Possibility of Isolation (camps in the "bush")
Strict control of access to Indigenous Lands -
Quarantine for travelers
Suspension of religious services in communities
Secondary Prevention - early detection of cases
Mass tests before entering indigenous territories
Tests in the communities where there are cases of individuals with respiratory symptoms
Qualification and training of indigenous health agents
Early warning system / Recording of cases
Adequate water supply to the communities
Inputs and supplies (alcohol gel, masks, soap, medicines)
“Home” isolation of patients (explore possibilities by talking to indigenous people)
Include indigenous people in priority groups in anticipating influenza immunization
Tertiary prevention - mortality reduction
Training of health professionals for the early diagnosis of complications
Information for communities on the complications of COVID-19
Prepare logistics for removal at the appropriate time
Collaborate with the Health Care Networks the flows and procedures for hospitalization in case of need
Include and categorize indigenous groups, especially the Amazonians and those of recent contact, as vulnerable groups, together with the elderly and immunosuppressed people ;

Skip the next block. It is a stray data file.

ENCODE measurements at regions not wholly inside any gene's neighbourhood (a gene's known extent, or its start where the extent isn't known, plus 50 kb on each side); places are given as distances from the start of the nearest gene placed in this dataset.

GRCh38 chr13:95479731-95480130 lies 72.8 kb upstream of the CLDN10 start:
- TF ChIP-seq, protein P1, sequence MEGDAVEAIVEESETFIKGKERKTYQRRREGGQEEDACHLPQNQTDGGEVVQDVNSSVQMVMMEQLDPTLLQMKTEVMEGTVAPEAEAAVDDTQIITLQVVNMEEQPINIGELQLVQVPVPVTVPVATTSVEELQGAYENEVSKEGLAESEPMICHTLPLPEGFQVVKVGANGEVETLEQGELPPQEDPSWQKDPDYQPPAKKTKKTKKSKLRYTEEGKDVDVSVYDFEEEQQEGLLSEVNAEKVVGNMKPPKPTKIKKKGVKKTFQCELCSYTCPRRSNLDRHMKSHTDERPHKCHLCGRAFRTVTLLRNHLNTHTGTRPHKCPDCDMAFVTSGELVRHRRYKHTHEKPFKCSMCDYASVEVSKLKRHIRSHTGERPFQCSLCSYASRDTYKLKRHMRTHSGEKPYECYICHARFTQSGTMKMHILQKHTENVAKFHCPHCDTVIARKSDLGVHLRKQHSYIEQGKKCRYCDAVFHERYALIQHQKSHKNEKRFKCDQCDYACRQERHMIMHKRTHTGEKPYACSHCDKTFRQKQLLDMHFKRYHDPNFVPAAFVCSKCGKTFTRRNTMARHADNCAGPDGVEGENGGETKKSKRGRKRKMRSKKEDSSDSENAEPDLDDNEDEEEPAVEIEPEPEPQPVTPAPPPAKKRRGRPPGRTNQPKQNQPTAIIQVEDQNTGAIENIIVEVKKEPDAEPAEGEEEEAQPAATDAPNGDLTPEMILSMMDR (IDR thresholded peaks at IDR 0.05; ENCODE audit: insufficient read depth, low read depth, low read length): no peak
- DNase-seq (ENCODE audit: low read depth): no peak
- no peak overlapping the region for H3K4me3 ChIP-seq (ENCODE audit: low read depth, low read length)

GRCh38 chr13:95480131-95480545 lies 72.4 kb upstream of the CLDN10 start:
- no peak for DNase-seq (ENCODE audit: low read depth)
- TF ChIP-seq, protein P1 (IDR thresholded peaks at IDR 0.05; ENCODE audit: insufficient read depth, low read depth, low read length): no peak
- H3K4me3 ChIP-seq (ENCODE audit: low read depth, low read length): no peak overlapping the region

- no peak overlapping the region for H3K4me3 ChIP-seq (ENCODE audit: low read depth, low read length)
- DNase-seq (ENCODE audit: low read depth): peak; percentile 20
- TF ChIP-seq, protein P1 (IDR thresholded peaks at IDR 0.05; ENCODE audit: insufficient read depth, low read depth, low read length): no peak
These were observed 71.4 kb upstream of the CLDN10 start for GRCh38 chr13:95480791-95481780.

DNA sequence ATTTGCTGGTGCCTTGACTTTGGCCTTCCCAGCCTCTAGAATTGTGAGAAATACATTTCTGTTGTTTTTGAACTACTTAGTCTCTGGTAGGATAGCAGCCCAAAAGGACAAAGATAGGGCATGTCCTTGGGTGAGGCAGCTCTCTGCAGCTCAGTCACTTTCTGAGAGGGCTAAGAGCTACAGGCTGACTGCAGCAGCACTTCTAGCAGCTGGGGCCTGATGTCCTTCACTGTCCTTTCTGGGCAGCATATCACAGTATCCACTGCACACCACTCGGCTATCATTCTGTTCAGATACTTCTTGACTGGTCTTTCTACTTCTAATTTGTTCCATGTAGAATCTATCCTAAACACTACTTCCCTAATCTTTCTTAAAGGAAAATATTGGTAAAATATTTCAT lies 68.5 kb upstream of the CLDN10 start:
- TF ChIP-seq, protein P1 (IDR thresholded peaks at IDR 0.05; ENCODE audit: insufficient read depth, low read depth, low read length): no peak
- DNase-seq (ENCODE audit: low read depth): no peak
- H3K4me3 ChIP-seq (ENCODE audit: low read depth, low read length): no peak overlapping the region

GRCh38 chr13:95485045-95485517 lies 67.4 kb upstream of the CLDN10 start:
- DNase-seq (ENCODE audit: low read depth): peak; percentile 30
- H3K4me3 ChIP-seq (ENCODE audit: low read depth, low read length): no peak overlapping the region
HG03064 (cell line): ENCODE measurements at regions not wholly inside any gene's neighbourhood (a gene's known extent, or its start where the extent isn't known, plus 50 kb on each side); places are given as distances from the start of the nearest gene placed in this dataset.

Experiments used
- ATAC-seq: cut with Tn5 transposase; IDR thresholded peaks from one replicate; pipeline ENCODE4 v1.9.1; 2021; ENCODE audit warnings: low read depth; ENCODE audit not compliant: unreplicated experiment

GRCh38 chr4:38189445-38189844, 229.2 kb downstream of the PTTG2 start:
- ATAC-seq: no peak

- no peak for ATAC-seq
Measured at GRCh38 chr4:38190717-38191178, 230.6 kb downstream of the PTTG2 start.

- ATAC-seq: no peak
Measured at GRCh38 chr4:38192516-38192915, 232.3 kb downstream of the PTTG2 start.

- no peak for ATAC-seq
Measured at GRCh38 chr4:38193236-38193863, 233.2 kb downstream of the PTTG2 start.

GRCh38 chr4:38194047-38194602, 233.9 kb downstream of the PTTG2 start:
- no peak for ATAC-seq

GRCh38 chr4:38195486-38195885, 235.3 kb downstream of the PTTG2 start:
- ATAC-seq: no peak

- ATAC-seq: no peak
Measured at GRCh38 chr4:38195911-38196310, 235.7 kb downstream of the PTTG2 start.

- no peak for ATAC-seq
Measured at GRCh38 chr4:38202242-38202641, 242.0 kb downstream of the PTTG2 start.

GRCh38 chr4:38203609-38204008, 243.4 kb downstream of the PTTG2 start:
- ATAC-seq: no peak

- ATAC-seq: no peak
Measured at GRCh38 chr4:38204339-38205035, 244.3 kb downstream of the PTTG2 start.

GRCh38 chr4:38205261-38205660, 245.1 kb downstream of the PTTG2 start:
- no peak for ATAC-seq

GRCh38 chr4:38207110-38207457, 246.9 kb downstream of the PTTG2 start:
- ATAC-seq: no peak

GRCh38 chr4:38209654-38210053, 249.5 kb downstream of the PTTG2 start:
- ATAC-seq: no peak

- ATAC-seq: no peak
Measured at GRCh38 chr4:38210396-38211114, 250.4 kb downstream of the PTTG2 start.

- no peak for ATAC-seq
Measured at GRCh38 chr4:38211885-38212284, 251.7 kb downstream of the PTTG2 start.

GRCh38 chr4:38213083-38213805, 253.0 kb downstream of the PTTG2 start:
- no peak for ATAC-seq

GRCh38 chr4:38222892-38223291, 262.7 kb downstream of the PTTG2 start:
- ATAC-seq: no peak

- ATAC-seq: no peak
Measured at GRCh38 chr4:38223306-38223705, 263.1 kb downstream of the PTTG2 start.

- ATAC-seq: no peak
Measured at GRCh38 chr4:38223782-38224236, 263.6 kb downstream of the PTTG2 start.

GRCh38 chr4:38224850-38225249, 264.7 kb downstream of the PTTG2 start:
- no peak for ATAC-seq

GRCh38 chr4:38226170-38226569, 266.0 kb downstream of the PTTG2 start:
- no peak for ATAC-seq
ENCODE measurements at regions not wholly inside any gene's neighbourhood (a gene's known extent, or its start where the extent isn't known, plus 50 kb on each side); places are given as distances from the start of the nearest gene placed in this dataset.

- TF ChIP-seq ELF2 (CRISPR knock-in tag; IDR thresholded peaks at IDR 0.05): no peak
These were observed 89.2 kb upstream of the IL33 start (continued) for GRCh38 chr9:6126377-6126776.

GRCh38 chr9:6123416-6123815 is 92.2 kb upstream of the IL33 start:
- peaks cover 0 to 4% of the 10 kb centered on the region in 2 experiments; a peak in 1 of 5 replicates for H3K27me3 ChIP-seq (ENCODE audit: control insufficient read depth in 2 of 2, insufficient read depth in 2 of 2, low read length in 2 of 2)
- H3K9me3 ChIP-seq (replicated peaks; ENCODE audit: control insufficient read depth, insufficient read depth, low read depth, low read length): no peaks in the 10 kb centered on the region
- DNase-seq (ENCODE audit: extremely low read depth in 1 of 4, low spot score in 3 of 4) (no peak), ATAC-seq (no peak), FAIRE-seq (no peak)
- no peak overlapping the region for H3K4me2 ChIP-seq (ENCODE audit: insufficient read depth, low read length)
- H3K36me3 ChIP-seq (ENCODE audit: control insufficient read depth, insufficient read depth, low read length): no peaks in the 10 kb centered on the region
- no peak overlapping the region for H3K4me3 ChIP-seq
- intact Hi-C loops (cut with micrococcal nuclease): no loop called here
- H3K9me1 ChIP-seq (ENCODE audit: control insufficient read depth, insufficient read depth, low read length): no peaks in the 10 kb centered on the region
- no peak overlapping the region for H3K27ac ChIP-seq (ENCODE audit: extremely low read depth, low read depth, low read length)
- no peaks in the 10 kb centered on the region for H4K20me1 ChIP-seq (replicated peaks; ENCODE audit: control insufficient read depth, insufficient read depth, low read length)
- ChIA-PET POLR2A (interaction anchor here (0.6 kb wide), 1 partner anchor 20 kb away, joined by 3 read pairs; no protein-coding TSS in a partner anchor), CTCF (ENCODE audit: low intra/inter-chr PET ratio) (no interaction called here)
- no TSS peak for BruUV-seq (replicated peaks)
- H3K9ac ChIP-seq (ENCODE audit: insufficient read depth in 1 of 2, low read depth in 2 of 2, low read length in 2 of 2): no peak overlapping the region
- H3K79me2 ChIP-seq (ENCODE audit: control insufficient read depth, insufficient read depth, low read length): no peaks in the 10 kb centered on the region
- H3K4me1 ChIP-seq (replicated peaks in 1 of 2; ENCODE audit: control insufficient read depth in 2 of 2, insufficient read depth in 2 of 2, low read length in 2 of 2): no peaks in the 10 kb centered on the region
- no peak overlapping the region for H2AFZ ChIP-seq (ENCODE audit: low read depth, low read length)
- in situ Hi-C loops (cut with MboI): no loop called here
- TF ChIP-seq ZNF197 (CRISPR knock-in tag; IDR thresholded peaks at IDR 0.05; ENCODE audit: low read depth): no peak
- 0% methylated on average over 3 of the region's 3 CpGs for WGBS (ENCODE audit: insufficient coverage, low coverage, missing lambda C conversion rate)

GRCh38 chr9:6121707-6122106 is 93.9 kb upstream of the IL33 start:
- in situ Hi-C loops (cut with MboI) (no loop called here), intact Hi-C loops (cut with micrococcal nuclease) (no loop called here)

Supply health units to assist indigenous people, with the necessary amount of supplies for individual protection, symptomatic medications and personal hygiene products and ensure an adequate replacement flow;
Repair any of the water supply systems of villages that are not working and construct systems where they do not yet exist.
Be prepared for the need for food support in the case of epidemics in communities / Indigenous Territories.
We thank Dr. Douglas Rodrigues, sanitary doctor, Projeto Xingu - Federal University of São Paulo, for collaborating with the writing of this note and agreeing to the use of part of the content of the note that his team is preparing: Contingency measures against the dissemination of the Coronavirus COVID-19 among indigenous peoples in Brazil, especially those who live in TIs in the Brazilian Amazon